There is growing understanding and high-level endorsement of the importance of strong collaborative multisectoral approaches to address a broad range of social, economic and governance issues for the prevention and control of noncommunicable disease (NCDs) and mental health conditions.

The COVID-19 pandemic has demonstrated the importance of investing in strong health systems for countries to be able to respond to the myriad health issues that continue to confront the world—from climate change, antimicrobial resistance, and the threat of future pandemics, to chronic diseases that account for seven of every 10 deaths worldwide.

Non-communicable diseases (NCDs) are the largest cause of mortality and premature deaths worldwide, killing 50 million people every year. NCDs can be controlled through awareness and preventative and curative interventions.

This guideline provides updated, evidence-informed guidance on the intake of saturated fatty acids and trans-fatty acids to reduce the risk of diet-related noncommunicable diseases in adults and children, particularly cardiovascular diseases.

Non-communicable diseases (NCDs) cause 41 million preventable deaths each year, approximately six times the number of people who have died from COVID-19 so far. The estimated economic loss resulting from the five most common NCDs is US$2 trillion annually, more than the nominal GDP of most countries in the G20.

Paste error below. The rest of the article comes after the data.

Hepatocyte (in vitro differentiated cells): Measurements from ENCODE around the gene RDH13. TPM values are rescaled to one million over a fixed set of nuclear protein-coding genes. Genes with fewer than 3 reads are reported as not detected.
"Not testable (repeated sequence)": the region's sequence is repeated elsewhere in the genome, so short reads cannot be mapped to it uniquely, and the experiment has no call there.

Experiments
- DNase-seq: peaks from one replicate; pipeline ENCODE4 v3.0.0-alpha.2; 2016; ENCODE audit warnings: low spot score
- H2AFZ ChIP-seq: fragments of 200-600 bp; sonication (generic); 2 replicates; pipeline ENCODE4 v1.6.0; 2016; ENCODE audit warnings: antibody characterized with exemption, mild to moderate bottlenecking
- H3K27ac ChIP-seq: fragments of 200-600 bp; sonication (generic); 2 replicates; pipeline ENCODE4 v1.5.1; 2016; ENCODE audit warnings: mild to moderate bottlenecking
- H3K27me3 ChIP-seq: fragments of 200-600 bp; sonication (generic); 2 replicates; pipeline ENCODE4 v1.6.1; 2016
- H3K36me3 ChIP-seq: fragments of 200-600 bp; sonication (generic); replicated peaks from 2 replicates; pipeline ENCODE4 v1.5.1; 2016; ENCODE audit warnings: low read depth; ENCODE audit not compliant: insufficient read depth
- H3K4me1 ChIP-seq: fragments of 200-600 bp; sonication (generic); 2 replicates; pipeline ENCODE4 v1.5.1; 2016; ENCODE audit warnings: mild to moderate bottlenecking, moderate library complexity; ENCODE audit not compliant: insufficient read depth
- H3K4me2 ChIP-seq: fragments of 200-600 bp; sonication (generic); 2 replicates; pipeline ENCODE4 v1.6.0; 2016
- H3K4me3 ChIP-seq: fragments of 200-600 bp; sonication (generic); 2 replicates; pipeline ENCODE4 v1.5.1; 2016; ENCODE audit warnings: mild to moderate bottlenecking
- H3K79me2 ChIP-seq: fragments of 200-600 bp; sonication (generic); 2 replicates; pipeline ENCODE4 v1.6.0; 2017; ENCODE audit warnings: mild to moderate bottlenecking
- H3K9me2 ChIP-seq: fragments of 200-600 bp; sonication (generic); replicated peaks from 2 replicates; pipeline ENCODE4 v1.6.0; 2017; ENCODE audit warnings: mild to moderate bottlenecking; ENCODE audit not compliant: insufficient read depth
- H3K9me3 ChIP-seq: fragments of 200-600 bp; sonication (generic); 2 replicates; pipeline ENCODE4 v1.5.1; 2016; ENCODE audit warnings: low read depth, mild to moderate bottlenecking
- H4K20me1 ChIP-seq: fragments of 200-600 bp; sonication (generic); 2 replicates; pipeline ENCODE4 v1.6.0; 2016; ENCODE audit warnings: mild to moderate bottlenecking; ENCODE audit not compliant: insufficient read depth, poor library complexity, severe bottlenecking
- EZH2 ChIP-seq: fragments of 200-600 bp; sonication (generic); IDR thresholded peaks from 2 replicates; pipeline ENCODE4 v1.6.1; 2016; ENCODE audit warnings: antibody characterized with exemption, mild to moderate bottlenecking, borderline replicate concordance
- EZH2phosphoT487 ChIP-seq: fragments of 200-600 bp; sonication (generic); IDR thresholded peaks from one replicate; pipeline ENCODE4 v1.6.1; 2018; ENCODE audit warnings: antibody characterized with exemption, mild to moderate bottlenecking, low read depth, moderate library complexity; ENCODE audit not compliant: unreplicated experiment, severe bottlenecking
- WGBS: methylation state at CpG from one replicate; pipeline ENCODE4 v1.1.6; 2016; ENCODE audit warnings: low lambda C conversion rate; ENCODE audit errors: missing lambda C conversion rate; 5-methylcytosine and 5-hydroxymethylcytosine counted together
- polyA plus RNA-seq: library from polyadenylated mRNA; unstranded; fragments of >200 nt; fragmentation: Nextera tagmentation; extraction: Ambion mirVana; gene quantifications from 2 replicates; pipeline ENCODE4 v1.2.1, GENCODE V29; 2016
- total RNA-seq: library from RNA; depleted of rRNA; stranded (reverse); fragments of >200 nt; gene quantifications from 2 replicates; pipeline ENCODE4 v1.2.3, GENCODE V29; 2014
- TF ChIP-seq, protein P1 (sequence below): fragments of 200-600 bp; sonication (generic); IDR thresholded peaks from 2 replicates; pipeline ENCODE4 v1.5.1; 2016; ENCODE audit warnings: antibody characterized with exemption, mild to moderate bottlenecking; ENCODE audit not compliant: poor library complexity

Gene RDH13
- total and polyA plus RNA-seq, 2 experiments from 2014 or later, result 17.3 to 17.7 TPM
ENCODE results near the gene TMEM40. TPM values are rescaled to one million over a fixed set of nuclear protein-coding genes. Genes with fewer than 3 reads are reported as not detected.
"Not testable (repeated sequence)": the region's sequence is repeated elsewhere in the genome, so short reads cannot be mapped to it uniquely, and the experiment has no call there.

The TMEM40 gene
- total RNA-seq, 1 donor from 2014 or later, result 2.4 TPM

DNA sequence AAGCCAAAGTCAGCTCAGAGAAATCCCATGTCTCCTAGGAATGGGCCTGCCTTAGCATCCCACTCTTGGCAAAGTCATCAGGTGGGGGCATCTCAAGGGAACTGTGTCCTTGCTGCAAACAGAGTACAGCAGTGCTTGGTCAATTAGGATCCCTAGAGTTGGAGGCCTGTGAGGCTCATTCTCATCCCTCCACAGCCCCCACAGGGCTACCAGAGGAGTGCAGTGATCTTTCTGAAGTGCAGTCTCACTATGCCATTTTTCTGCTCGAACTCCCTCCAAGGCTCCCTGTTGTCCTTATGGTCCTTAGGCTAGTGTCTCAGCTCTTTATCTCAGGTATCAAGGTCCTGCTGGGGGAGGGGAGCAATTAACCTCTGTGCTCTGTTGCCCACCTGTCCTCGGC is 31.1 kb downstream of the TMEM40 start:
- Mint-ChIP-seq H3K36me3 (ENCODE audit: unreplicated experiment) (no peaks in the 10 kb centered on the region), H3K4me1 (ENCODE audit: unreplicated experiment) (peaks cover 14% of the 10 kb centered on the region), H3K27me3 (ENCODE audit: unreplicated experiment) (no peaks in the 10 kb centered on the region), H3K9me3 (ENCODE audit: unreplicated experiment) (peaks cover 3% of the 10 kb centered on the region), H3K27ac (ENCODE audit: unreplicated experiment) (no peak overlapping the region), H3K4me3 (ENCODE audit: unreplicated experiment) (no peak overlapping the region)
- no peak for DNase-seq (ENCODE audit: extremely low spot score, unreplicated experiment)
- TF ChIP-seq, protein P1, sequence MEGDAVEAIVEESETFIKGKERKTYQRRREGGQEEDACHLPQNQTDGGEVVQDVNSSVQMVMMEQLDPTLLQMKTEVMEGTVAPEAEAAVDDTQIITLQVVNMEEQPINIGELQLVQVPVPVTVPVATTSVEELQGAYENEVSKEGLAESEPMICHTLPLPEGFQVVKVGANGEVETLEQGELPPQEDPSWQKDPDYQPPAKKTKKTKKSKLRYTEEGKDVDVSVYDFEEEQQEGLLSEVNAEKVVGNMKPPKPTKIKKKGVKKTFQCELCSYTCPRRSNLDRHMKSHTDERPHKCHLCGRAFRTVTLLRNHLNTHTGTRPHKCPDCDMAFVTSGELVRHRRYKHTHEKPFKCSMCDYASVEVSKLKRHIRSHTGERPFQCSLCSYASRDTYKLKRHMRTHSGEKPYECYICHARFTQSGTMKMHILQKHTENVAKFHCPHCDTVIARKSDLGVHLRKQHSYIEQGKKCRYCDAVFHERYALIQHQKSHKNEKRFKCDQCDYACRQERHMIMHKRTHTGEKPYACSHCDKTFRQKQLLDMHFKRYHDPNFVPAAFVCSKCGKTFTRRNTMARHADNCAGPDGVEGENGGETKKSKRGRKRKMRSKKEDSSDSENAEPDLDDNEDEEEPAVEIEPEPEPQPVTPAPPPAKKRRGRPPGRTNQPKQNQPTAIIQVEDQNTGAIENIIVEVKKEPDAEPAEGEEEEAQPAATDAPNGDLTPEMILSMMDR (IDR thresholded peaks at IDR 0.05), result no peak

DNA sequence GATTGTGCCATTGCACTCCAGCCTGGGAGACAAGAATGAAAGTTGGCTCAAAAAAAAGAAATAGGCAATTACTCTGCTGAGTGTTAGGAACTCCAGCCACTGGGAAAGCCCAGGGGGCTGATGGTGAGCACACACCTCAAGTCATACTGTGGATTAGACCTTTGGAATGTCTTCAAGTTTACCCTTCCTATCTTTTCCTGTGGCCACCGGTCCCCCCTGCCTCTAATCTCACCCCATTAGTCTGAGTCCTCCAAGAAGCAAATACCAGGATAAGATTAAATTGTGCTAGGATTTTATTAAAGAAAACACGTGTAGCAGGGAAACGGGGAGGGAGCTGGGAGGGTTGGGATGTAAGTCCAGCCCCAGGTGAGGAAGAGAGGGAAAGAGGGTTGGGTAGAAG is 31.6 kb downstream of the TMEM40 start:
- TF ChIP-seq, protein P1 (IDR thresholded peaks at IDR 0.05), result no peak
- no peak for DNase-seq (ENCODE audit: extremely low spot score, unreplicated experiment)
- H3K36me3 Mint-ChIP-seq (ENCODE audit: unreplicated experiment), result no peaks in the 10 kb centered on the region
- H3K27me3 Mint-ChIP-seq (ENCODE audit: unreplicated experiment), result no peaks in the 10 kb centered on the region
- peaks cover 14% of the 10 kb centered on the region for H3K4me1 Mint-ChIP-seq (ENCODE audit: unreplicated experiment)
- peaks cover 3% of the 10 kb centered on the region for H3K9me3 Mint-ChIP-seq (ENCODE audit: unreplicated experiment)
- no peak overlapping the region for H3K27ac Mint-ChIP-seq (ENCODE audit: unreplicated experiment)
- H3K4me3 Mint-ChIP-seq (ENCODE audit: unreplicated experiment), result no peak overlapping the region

This document highlights landmarks and key milestones in the development and implementation of the global agenda for noncommunicable diseases (NCDs) over the last two decades. It summarizes where the world was in 2000, where it is in 2022, and where the world wants to be in terms of NCD prevention and control by 2030.

The Regional Action Framework for Noncommunicable Disease Prevention and Control provides a unified vision of objectives and recommended actions to combat the noncommunicable disease (‎NCD)‎ epidemic in the Western Pacific Region.

Small island developing states (SIDS) are a set of islands and coastal states that share similar sustainable development challenges, as a result of their size, geography and vulnerability to climate change.

More than half of the world’s malnutrition disease burden is borne by the G20 countries. This includes malnutrition related to undernutrition, obesity, and noncommunicable diseases. This policy brief recommends the G20 countries affirm a target of reducing the malnutrition burden by 50 percent by 2030.

The coronavirus disease (COVID-19) pandemic exacerbated pre-existing inequalities in the treatment and care of noncommunicable diseases (NCDs).